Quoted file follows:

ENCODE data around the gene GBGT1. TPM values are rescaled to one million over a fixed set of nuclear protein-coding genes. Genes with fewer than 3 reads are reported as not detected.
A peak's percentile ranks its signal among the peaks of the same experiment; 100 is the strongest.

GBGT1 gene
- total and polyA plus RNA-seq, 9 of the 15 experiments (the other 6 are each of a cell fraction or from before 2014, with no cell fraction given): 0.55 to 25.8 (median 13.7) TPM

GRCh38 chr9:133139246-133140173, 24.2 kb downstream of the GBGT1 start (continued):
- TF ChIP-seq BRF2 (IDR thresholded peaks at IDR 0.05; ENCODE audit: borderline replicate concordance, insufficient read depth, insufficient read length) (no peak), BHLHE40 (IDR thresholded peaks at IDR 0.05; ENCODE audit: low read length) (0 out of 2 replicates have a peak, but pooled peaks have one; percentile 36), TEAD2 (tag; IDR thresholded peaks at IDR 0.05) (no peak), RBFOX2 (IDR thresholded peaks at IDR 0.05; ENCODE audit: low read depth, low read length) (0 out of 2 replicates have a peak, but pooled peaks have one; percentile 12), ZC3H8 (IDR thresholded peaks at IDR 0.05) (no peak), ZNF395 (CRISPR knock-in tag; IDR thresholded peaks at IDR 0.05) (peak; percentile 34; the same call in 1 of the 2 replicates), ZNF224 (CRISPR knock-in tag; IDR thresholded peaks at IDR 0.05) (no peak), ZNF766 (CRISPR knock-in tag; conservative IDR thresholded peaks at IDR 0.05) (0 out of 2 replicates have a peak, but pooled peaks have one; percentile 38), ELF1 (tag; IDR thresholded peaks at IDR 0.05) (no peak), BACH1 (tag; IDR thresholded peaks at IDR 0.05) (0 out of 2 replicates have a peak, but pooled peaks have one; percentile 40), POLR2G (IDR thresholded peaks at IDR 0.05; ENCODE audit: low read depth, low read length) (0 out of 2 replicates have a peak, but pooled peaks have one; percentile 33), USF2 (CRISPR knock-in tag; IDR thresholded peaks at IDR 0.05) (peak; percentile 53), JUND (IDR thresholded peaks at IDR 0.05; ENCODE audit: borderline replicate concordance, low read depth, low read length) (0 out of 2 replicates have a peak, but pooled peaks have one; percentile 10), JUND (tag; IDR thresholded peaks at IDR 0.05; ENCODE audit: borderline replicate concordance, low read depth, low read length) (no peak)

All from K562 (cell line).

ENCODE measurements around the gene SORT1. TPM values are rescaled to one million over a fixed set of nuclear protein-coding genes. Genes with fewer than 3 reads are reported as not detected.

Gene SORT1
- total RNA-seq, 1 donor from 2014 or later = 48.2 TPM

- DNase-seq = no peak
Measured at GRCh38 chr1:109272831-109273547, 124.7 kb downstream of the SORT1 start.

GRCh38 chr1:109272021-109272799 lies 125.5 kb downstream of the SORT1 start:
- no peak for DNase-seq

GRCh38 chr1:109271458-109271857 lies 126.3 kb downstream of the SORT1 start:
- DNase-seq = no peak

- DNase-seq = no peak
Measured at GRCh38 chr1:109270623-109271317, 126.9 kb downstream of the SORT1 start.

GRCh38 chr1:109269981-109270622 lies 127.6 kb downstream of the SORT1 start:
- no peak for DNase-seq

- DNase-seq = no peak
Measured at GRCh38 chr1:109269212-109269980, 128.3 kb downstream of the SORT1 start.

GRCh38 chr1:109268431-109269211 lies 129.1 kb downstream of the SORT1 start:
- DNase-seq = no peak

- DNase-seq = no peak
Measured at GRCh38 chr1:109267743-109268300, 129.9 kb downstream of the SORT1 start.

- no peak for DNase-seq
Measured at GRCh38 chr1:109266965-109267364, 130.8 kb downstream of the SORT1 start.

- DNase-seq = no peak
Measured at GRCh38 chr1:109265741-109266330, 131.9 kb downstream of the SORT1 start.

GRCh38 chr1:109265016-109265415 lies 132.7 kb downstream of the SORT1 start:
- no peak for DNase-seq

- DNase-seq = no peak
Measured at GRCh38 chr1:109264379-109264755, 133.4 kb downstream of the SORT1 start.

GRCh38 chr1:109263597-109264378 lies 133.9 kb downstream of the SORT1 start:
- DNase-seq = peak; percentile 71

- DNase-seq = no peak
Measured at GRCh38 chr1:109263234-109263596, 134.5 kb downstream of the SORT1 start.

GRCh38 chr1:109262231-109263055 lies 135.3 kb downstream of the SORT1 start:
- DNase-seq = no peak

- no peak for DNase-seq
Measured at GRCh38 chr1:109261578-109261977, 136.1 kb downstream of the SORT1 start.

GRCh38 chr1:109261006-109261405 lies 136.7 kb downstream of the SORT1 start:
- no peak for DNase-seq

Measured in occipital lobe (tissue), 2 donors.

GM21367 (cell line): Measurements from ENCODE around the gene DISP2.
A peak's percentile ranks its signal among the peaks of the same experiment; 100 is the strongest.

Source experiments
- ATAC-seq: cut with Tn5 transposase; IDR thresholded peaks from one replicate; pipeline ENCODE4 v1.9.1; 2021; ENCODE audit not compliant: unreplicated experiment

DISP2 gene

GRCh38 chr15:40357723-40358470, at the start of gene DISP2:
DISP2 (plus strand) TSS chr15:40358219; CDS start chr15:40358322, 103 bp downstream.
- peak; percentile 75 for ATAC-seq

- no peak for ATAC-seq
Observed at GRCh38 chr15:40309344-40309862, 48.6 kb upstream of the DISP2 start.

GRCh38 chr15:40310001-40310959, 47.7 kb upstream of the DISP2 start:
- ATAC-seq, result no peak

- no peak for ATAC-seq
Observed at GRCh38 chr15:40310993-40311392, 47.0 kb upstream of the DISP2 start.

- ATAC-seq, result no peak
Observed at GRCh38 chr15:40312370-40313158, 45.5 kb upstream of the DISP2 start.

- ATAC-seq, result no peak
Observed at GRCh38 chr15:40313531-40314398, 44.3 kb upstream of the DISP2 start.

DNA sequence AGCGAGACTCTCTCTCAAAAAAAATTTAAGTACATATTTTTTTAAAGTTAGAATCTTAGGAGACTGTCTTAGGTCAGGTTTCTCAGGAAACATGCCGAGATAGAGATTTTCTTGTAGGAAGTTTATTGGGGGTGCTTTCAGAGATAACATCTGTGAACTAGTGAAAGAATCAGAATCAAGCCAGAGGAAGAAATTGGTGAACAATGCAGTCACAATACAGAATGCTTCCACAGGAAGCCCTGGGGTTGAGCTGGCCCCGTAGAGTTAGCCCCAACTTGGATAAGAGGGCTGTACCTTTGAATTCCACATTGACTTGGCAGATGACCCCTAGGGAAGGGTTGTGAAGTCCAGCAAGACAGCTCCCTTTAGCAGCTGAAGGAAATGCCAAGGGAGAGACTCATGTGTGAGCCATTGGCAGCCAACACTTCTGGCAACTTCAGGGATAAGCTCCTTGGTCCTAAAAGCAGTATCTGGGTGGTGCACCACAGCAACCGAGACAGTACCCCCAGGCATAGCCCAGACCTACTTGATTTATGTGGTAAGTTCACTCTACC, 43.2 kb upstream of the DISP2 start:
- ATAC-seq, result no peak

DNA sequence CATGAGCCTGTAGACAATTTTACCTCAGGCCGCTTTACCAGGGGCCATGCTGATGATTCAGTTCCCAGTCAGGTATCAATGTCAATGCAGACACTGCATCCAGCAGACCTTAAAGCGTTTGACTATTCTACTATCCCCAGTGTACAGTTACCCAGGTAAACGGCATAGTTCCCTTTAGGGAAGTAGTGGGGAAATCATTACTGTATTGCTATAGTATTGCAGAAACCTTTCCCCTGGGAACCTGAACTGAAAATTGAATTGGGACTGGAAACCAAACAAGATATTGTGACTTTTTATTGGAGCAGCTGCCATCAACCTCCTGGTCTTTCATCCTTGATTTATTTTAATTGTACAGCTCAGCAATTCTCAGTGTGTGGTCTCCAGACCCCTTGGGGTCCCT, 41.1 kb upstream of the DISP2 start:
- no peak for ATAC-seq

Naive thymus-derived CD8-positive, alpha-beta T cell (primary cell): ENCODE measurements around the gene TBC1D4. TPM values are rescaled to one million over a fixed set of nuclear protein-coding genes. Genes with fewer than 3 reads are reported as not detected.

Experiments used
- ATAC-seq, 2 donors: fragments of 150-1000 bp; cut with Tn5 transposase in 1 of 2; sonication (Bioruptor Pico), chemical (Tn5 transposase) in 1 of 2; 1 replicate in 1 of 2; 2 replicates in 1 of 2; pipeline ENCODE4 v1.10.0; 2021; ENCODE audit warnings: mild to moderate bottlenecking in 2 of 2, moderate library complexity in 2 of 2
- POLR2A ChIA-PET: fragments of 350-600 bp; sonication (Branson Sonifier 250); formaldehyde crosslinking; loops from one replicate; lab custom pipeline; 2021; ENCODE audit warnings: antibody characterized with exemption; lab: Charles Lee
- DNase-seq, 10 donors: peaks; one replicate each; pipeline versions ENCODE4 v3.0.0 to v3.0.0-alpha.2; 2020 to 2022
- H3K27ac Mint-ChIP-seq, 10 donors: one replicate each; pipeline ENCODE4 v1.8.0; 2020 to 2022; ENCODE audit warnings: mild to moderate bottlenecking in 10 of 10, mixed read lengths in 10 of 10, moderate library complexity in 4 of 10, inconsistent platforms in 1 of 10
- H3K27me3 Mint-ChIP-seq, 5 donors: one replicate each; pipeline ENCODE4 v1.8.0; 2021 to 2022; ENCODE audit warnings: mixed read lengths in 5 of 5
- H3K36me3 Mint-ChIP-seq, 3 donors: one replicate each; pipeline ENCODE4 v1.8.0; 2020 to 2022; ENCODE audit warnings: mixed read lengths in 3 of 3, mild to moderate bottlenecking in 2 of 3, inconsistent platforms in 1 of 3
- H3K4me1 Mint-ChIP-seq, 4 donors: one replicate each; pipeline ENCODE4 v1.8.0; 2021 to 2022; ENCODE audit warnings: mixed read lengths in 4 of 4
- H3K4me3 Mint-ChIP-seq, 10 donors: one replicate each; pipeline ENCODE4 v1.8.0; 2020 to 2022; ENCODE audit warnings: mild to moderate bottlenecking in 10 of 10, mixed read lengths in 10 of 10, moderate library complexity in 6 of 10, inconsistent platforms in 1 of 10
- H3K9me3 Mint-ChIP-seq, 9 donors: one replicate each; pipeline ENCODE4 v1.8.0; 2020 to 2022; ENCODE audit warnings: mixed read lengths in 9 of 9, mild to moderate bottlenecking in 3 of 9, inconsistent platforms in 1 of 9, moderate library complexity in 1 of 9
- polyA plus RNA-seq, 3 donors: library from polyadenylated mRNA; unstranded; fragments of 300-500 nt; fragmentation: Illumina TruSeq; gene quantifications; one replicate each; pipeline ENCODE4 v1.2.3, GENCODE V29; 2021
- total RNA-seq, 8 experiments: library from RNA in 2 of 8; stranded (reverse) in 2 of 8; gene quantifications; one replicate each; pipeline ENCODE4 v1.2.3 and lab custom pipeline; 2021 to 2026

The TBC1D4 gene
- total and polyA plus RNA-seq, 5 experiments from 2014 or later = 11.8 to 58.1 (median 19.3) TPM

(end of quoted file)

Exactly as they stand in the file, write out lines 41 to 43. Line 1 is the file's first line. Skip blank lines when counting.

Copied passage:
- no peak for DNase-seq
Measured at GRCh38 chr1:109261578-109261977, 136.1 kb downstream of the SORT1 start.

GRCh38 chr1:109261006-109261405 lies 136.7 kb downstream of the SORT1 start: